Earning their fees

19 Jun 2015 | Richard Kemmish


With all of the volatility out there, the new issue premium on bonds is coming under increasing scrutiny. One article I read recently suggested – only slightly facetiously – that with the uncertainty perhaps syndicate desks are finally earning their fees. I’m not sure that is entirely true for several reasons.

Firstly, (I could make myself very unpopular here) despite what every syndicate manager will tell you, they don’t earn the fees. The fees paid to an investment bank by a bond issuer are for a variety of services, DCM, advice, sales, secondary market trading, a myriad of other services provided and, yes, the services of the syndicate desk.

To deconstruct that last one: the syndicate desk gets paid to manage the process (mainly shouting at the sales force), to estimate fair value and to advise on an appropriate new issue premium. If they get the fair value right, do they even need a new issue premium?

I’ve always thought that the components of a new issue premium are, an incentive to investors to switch, an insurance against spread volatility before pricing and insurance against the syndicate desk getting the fair value estimate wrong. With investors so desparately short of inventory, the first of these can hardly be relevant. Investors will buy the bonds because they are long cash, not on a switch.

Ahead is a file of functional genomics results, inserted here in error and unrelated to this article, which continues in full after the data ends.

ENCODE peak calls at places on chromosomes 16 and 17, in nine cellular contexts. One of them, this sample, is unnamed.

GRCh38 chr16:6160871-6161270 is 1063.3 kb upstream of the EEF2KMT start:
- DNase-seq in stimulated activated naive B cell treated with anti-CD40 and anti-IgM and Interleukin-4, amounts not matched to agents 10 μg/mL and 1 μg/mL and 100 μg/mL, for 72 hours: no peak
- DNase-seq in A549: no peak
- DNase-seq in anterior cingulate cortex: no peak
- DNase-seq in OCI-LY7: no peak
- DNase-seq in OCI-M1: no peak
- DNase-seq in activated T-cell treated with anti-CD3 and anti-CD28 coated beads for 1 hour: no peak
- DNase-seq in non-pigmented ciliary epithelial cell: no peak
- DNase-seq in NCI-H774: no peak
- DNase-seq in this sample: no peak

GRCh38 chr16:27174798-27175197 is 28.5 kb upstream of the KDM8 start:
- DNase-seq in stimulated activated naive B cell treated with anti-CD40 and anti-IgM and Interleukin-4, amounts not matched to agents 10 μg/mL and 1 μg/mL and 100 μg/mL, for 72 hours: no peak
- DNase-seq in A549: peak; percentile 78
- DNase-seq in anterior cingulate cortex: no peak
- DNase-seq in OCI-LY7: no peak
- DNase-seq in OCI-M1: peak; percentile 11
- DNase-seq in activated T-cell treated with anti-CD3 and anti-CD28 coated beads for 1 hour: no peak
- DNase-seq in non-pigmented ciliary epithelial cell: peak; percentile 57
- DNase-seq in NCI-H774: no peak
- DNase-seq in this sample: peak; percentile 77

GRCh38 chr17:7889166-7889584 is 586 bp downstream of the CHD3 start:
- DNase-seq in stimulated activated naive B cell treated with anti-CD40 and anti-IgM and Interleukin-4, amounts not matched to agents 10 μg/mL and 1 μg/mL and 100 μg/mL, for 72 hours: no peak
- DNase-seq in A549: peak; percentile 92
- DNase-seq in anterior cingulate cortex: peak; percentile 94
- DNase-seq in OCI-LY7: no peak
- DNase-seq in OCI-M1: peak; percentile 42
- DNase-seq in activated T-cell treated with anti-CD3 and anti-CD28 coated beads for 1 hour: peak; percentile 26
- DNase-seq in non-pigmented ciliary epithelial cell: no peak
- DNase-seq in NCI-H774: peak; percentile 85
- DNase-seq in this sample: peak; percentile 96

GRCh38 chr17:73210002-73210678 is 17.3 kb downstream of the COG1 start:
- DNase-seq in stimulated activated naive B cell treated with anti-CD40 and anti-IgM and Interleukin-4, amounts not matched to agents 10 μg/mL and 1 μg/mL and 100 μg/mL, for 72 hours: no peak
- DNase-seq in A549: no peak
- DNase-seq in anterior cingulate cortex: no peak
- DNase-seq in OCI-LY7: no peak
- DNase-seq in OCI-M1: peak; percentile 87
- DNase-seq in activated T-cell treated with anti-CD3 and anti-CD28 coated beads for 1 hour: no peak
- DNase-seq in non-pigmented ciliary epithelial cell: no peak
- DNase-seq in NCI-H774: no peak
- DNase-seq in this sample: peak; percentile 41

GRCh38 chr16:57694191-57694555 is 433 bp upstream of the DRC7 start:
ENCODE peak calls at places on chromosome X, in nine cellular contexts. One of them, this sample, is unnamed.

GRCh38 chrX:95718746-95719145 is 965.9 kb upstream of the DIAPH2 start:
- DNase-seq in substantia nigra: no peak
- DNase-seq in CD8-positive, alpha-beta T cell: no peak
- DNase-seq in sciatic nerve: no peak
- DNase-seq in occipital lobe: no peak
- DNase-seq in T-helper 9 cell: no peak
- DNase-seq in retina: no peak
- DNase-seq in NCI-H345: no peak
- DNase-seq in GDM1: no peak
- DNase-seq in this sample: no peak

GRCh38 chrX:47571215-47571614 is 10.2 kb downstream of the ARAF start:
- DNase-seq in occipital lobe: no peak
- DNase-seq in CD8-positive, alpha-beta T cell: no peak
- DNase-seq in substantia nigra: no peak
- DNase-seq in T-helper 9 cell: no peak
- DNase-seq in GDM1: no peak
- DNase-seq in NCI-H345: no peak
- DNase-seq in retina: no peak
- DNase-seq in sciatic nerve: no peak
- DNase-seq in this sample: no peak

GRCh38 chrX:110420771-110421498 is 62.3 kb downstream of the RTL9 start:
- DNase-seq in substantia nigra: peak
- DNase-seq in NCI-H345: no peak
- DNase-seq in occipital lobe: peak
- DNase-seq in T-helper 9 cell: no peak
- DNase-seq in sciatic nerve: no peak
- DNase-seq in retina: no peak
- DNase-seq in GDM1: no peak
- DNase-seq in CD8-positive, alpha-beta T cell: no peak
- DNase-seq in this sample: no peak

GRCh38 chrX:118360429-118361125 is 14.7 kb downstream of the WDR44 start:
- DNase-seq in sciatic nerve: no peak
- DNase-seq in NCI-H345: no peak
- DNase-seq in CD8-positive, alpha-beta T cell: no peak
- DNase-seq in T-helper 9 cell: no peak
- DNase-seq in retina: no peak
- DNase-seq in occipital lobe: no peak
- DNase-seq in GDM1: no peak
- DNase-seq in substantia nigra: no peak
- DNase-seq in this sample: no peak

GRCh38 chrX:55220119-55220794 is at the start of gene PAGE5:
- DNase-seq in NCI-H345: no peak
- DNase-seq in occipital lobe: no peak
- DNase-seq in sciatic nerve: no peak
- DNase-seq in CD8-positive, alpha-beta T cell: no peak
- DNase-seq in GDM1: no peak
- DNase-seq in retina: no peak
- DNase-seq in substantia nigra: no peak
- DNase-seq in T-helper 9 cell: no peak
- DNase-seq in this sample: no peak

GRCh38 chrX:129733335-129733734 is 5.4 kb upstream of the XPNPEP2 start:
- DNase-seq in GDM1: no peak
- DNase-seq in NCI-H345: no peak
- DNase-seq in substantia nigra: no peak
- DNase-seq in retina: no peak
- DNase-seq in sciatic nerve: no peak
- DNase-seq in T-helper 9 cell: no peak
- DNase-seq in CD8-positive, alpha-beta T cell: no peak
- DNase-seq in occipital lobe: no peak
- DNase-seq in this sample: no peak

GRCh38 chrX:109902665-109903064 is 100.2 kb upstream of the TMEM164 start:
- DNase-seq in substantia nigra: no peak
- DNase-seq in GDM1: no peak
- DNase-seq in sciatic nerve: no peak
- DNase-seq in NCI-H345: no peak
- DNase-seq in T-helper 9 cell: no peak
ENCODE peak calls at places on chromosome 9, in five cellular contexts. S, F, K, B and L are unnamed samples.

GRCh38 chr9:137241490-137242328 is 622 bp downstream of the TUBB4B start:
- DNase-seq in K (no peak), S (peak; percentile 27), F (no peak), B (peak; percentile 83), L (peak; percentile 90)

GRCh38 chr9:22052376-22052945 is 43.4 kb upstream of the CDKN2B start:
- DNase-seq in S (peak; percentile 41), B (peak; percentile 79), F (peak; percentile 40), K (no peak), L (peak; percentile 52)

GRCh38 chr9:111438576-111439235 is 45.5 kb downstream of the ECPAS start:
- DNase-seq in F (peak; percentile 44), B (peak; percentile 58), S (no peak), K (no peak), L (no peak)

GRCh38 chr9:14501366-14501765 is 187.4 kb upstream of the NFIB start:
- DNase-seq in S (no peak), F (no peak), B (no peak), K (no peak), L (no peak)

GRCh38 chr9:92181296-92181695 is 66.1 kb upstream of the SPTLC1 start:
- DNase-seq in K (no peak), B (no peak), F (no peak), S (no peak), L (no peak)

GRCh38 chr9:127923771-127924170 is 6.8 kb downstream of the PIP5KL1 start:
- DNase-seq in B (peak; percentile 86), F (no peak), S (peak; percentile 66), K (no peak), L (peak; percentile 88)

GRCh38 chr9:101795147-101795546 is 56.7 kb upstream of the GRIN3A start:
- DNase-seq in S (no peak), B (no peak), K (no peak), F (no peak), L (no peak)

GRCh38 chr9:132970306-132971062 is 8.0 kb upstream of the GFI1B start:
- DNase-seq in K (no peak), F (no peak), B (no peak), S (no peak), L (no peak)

Although rates volatility is high, spread volatility isn’t and covered bond books are never built on the basis of the volatile yield but the stable spread to the volatile yield. Recognising that not knowing a number and the number being volatile are very different things, the second component of the new issue premium seems pretty unimportant too.

Even if there were spread volatility the syndicate desk would very rarely be economically exposed to it. How often – in the covered bond market at least - is a syndicate desk actually long a material number of bonds at the launch of the trade? ‘Underwriting’ (definition: taking on the price risk of the securities that they are distributing) a covered bond is nothing of the sort in the current market.  Some of the most creative speeches I have ever heard have been syndicate desks explaining that the issuer had to widen the spread rather than give the bonds to the underwriter at the spread that they had, er, underwritten them at.

Syndicate desk credibility and economic exposure are very different things.

Which leaves us with the real reason for a new issue premium: we don’t know the fair value of the bonds. Understandable in an opaque and illiquid market. But if the syndicate desk, in the investment bank with the best access to trading data, doesn’t know fair value, what chance does the investor have?

And no, ‘fair value’ is not the same as ‘clearing price’, (take a look at United States Vs Cartwright if you are into that sort of thing). And clearing price can easily be found by auction, with no fees to the syndicate desks at all.


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